Before writing this blog post, I looked around to find a good article that portrayed my thoughts on the relationship between math and physics. I think I found one that supports my ideas.

In this blog post, I will be going into depth about an article that I found by Benjamin Plybon called “The Relation between Mathematics and Physics.” After reading the article, I made connections, found disagreements, and learned many new things.

The first thing that really caught my attention in the article was when the author began to describe where the differences in the two subjects take place. He argues that physics and mathematics build off of one another and you can’t have one without the other. Mathematics is used as a symbolic language to express physical problems. The disconnect happens when we start thinking about the way we think. Physicists think like physicists. Mathematicians think like mathematicians.

In mathematics, everything must be rigorously defined, examined, explained, and proved in a logical order. Because of this, many students can become increasingly frustrated and timid when discussing mathematical concepts with a physicists mindset around people who have a mathematical mindset.

To go into more depth on this topic, I have made a connection to my personal life. My major is Mathematics and Educations with an Elementary Certification minor. With that being said I have taken quite a few education courses at this point in my education. In many of my classes we have had in depth group discussions about how important it is to have an open environment where no one is scared to answer a question “wrong.” This is simply because any answer that someone may think is wrong is really just a great opportunity for more discussion that can lead the class to a more complex and clearer understanding of the mathematical concept.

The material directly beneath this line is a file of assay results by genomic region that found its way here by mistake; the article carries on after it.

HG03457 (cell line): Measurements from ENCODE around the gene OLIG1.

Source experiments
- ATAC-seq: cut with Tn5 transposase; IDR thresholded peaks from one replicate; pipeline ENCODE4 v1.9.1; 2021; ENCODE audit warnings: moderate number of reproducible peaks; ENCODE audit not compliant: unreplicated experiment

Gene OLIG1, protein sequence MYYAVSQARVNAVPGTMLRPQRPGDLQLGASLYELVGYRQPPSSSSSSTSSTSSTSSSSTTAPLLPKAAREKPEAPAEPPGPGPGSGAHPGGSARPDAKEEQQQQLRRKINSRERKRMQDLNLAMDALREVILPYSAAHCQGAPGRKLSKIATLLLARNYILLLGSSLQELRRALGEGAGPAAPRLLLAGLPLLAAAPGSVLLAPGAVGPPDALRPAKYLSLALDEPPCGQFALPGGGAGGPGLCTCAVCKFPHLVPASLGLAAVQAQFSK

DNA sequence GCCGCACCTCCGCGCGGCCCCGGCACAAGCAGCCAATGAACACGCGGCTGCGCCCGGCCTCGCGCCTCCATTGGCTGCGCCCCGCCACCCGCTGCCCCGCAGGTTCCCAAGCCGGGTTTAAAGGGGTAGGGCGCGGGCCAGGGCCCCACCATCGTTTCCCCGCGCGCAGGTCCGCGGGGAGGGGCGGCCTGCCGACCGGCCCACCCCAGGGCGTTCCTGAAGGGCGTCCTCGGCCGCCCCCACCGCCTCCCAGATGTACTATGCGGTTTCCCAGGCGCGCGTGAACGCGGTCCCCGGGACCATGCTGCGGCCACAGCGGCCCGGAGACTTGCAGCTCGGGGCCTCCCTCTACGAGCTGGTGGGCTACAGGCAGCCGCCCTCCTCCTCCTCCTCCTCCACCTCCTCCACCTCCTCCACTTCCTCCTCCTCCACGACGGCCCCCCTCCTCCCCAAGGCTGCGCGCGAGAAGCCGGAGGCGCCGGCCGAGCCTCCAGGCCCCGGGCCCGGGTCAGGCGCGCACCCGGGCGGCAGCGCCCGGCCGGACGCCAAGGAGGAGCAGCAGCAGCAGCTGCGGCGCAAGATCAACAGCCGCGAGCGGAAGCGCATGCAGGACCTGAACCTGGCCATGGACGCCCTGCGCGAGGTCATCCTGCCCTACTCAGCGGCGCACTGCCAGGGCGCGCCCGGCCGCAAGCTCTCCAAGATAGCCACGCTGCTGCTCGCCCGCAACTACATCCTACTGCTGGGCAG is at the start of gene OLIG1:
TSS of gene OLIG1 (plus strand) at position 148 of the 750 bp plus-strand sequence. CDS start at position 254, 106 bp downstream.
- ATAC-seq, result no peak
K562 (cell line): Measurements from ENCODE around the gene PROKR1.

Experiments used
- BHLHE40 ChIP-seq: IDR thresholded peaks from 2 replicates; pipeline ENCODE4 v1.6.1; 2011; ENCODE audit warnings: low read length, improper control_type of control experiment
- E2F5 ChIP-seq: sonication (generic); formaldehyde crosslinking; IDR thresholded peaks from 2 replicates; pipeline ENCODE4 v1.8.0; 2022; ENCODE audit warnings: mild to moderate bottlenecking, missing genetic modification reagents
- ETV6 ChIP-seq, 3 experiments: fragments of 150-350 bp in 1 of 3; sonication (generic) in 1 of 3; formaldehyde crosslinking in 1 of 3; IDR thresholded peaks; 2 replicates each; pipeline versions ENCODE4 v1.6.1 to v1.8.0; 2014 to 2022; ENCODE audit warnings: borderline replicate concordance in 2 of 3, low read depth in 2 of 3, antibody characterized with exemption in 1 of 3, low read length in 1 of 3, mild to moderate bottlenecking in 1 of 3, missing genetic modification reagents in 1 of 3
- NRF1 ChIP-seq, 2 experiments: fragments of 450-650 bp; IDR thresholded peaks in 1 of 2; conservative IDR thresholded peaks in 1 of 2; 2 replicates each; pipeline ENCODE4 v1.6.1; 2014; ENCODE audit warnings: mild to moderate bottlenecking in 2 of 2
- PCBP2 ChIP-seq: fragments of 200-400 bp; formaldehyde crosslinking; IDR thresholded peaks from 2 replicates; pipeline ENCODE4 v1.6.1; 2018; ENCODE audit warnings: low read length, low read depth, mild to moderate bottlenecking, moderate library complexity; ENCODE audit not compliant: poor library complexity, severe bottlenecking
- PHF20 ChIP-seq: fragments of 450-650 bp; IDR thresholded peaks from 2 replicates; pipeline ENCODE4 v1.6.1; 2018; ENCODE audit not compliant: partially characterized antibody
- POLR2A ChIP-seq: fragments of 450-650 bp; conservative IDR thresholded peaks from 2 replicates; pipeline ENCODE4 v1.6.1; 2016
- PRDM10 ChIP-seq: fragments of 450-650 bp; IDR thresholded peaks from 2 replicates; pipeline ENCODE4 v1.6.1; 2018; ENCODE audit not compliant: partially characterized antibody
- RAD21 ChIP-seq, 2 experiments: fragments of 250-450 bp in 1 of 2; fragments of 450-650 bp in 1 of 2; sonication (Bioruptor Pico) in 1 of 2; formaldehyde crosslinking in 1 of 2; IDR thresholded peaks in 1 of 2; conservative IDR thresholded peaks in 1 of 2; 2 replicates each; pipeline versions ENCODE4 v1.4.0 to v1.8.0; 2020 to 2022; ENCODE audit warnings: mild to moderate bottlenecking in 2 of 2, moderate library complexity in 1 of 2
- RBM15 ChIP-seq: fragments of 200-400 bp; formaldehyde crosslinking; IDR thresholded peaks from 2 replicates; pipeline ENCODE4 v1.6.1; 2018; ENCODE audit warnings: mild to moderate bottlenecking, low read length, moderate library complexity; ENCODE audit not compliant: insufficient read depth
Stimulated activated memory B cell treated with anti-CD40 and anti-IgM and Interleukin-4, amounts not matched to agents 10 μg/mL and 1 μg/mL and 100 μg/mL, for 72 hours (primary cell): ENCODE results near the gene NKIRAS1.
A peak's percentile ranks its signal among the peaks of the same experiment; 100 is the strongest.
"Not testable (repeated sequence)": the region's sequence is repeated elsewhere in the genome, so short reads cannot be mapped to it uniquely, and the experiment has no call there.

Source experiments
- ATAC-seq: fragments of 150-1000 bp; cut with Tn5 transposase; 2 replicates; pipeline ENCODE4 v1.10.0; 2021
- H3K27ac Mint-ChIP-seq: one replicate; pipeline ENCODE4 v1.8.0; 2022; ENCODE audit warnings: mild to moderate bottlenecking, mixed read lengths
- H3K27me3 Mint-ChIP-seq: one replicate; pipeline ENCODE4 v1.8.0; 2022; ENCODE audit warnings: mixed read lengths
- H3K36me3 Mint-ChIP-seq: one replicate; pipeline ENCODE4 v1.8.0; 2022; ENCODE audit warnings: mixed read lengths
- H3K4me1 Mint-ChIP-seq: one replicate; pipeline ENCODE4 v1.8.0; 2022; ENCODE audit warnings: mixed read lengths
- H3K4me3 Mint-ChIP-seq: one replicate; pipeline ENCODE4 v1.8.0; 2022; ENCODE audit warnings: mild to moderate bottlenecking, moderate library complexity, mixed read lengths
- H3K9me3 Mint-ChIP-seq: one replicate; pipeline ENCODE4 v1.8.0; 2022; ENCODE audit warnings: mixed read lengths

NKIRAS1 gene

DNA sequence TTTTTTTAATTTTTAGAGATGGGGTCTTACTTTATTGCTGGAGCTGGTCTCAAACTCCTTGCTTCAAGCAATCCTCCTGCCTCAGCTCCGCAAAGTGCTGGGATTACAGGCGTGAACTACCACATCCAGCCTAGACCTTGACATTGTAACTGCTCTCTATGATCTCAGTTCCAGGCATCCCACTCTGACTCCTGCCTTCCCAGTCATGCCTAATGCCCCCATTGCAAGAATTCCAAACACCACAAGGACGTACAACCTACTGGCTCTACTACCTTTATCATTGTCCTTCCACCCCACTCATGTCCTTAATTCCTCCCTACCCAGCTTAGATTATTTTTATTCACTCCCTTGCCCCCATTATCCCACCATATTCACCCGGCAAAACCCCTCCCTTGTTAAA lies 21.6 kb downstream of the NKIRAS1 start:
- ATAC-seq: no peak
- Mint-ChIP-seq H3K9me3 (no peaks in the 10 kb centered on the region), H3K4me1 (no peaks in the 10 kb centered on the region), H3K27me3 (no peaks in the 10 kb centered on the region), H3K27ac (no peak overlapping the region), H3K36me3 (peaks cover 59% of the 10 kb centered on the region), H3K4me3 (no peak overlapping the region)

In the article, Bejamin mentions that students who think like physicists may become scared to answer a question wrong in a math class because of any surrounding math thinkers who typically thrive on finding and fixing mistakes. This is not a good thing. I think that we need to understand this issue an

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goldenoj

said:is this cut off? What were your disagreements? To be an exemplar, finish these thoughts and then think about how to tie it together at the end. Maybe more on what this means to you as a teacher?

I started college a physics major, but got tired of the answer to my question ‘why can we do this?’, which was almost always ‘because it works!’ In quantum mechanics I finally got a prof who could explain what was going on.

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